In A Nutshell
Despite fighting on the same side as Britain at the end of World War I, in the 1920s and ’30s the US drew up several plans for wars against other countries—even the British Empire. The plan included an invasion of Canada, use of chemical weapons, and a naval blockade of Britain herself. The scenario that would have led to war was predicted to come about due to a trade disagreement. If the plan had gone ahead, US troops would have occupied any colonies captured in the event of a peace agreement.
The Whole Bushel
Despite years of hostility and warfare between the two nations, the US and the British Empire ended up fighting side by side against the German army at the end of World War I. This didn’t stop the US from making a backup plan afterward, though. Named “War Plan Red” (with plans for war against other countries named after other colors), the main aim was to remove Britain from her status as a world superpower. (Relations between the two countries weren’t helped at the time by the fact that Britain owed the depression-hit US $14 billion in wartime loans.) The plan was approved in 1930 and was active until the start of World War II.
And in case you thought it was just war gaming, it was the only war plan to receive funding during this time period. The money was spent on airfields along the Canadian border, to the tune of $1 billion in today’s money.
Among the concerns the American planners faced was the might of the Royal Navy, the manpower the British could draw from its colonies around the world, and (of course) America’s neighbor Canada, which at the time was still strongly influenced by Britain. In the event of war, Canada would provide a useful base for an overland or amphibious attack for British forces on America.
The initial step in the American plan was to invade Canada, first heading for Halifax to capture the vital port situated there and prevent it being used to land reinforcements. American troops would also attack Montreal, Quebec City, Ontario, and Manitoba in an attempt to stop the Canadian movement of troops to repel the invasion. A naval blockade would have been put in place to keep the British out of the fight. There were also plans to use chemical weapons, akin to the horrors in the trenches of the First World War. This would have violated the Geneva Convention and amounted to a war crime.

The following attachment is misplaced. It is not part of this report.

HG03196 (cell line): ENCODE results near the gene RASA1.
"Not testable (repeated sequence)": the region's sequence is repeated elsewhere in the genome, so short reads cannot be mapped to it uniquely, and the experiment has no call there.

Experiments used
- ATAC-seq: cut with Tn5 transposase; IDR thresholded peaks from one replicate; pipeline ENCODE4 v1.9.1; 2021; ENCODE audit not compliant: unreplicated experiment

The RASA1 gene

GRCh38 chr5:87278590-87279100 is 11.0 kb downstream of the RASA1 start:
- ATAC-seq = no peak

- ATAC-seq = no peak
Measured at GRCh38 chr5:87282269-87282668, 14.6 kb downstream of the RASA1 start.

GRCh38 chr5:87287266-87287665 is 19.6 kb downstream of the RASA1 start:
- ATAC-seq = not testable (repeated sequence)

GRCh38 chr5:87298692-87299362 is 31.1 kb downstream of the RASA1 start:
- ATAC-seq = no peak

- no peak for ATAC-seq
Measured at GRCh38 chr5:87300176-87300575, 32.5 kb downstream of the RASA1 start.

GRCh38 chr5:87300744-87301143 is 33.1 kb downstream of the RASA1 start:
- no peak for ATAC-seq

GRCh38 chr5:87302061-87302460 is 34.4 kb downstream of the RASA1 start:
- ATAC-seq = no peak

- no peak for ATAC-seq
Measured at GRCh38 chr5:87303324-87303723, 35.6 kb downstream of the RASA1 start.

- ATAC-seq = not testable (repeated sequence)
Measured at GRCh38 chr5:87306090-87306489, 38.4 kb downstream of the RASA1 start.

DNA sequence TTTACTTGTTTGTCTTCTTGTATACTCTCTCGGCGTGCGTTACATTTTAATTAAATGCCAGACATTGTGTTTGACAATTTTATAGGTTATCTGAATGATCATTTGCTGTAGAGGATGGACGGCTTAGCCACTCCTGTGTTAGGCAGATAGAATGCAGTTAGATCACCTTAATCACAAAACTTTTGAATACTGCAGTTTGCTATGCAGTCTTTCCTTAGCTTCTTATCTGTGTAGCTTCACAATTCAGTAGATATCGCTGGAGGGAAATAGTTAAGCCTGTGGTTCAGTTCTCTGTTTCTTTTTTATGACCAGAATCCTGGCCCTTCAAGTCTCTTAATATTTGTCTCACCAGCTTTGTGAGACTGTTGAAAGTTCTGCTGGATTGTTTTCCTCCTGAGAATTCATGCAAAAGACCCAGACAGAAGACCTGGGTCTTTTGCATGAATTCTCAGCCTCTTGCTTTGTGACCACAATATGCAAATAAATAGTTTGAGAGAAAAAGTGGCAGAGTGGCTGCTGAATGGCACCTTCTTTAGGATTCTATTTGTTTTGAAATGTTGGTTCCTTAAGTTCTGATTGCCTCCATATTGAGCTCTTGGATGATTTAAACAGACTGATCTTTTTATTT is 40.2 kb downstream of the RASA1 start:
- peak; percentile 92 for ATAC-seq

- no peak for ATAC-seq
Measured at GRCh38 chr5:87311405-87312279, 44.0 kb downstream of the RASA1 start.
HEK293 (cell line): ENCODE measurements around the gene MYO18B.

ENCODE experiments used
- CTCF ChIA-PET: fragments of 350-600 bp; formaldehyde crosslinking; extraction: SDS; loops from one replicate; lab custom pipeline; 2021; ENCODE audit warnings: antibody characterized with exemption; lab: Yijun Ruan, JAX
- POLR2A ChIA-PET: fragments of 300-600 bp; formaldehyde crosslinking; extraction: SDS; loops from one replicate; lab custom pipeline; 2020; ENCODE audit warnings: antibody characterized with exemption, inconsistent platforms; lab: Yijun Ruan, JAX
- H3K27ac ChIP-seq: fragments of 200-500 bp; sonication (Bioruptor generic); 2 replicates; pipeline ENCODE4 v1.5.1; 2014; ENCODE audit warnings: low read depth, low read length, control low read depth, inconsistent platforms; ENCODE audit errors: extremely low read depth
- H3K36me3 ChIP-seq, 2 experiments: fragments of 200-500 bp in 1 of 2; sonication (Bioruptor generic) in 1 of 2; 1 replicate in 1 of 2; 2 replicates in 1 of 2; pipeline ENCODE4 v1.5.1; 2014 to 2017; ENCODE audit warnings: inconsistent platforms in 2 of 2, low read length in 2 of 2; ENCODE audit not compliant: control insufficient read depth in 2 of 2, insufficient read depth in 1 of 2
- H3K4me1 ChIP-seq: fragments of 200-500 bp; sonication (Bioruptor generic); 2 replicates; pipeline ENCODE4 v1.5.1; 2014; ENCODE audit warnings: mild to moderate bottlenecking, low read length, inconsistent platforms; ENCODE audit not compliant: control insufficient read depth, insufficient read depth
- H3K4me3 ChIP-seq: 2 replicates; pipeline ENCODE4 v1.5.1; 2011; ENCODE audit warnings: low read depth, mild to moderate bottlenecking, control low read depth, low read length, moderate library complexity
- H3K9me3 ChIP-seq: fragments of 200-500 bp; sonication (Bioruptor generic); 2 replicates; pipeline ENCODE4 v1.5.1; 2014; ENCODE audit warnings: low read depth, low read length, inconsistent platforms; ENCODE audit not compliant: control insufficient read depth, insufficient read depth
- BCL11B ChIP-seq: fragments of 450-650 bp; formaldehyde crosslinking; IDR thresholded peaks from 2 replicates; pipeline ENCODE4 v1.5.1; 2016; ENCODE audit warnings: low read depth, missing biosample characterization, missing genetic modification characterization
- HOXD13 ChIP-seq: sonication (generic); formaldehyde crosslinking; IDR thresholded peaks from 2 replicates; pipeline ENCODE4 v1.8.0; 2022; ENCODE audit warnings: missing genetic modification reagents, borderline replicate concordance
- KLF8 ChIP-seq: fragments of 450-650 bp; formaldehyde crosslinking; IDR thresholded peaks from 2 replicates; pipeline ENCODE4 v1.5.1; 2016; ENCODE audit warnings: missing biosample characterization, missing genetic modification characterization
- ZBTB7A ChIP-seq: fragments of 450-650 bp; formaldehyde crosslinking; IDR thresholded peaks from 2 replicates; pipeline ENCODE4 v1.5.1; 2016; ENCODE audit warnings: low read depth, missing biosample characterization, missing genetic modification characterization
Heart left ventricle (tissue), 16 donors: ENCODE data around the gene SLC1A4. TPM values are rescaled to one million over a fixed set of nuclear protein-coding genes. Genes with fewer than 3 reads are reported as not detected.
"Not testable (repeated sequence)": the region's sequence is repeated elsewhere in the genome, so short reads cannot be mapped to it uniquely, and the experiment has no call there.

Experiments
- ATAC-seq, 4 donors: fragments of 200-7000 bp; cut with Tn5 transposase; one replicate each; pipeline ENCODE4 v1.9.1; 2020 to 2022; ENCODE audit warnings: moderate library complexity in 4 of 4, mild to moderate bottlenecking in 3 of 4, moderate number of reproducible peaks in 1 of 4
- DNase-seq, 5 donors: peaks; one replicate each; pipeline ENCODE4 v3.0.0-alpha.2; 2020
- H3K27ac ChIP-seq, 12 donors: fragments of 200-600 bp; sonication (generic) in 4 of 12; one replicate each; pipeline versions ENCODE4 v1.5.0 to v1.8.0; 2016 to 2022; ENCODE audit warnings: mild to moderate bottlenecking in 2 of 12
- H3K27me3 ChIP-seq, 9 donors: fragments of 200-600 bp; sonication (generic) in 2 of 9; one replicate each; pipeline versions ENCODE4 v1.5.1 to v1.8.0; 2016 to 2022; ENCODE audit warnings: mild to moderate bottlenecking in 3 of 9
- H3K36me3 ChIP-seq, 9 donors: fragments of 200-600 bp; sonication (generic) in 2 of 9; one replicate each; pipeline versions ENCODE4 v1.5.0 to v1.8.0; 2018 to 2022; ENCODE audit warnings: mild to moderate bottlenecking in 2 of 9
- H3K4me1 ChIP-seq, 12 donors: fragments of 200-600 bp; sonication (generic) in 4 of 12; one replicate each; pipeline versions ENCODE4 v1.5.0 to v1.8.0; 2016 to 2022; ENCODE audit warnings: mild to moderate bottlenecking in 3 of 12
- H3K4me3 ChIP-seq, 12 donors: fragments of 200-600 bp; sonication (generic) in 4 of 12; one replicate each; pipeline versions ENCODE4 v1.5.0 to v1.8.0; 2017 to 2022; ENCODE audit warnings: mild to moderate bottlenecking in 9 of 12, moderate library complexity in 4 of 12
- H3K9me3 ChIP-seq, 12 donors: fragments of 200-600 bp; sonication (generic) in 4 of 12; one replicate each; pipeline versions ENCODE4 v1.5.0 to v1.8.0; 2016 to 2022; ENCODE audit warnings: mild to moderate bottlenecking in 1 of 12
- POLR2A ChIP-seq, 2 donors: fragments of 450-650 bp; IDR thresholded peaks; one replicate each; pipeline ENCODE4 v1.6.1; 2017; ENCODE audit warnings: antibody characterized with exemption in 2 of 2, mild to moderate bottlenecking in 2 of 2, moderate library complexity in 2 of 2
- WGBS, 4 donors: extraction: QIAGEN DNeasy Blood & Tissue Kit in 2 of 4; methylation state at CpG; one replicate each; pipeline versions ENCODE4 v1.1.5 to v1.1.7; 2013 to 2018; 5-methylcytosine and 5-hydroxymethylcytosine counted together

Even with all that, a quick victory was not expected. As noted by the planners, Britain certainly had the “ability to fight to a finish.” Although there were no plans to attack the British Isles themselves, an American conquest of Canada and other British bases in the North Atlantic would have severely crippled Britain economically, thus reducing her reach. As a result, Britain’s role as a superpower would have diminished prematurely, potentially losing control of many of her colonies and possibly negatively affecting the outcome of World War II.
Had a peace agreement been reached after War Plan Red was in action, the American planners had designated any areas occupied by American troops “blue,” meaning they were to become part of the US, possibly including Caribbean islands such as Jamaica. This would have prevented a possible British future build-up to resume hostilities.
We’ll never know how this would have ended, but a war between the two superpowers a few years before Hitler’s rise and Japan’s Asian expansion could have allowed the two future Axis nations to conquer whatever they pleased. The British and American economies would have been damaged massively, diminishing their respective abilities to stop Nazi Germany and Imperial Japan. The outcome for the world could have been terrifying.
Show Me The Proof
MentalFloss: The 1927 U.S. Plan to Invade Canada
Global Research: Reflecting on Canada’s National Sovereignty: America’s Plan to Annex and Invade Canada
Institute for Historical Review: Hoover-Era American Plan For War Against
Britain and Canada Uncovered